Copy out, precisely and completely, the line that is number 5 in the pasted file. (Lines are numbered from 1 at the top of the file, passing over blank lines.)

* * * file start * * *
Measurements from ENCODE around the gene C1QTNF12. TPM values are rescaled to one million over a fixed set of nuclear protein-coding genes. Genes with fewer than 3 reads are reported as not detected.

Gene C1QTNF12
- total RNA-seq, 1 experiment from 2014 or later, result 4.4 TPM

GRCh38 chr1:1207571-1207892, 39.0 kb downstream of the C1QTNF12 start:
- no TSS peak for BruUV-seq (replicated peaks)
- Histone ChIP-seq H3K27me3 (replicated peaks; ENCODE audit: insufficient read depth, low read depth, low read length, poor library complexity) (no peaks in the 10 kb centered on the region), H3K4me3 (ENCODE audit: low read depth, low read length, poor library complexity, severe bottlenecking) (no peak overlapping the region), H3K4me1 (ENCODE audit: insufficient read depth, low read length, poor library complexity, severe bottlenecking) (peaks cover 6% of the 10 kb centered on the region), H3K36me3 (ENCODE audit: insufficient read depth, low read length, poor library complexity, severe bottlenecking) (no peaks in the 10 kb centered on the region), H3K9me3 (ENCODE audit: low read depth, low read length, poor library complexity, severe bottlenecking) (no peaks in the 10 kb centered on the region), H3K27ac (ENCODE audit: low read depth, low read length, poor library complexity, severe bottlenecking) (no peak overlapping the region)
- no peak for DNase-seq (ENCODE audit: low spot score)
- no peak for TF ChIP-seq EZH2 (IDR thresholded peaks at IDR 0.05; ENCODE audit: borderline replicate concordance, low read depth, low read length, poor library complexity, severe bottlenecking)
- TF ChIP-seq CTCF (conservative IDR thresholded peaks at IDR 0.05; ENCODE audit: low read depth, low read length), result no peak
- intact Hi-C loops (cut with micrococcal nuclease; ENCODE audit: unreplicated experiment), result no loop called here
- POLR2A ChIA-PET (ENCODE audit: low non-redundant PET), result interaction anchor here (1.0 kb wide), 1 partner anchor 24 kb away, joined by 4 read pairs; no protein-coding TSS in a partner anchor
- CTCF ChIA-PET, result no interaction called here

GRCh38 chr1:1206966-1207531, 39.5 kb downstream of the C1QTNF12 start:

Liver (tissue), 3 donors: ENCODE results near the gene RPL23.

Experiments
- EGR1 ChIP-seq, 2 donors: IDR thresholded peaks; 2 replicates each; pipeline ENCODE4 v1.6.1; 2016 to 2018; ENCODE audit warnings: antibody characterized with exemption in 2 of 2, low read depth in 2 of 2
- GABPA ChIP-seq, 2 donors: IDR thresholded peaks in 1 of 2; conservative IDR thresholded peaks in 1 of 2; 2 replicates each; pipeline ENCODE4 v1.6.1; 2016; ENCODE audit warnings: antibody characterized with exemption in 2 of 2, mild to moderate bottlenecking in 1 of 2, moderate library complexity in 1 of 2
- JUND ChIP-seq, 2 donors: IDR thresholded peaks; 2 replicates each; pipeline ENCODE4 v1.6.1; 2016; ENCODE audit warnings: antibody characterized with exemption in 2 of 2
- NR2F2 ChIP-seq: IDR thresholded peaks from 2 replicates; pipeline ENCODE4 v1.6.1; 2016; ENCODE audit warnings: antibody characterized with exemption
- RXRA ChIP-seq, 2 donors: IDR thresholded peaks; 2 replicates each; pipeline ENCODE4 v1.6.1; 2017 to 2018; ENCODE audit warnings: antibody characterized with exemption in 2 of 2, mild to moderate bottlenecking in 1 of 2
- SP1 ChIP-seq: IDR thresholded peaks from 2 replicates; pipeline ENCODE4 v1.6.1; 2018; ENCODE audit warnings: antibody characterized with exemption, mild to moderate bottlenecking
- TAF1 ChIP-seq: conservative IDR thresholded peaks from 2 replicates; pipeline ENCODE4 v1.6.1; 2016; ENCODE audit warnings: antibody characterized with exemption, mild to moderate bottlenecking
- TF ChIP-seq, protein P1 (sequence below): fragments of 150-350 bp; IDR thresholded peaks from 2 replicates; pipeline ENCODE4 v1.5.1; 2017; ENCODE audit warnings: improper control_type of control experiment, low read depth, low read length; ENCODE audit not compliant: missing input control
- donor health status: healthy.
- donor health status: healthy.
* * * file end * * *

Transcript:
- no TSS peak for BruUV-seq (replicated peaks)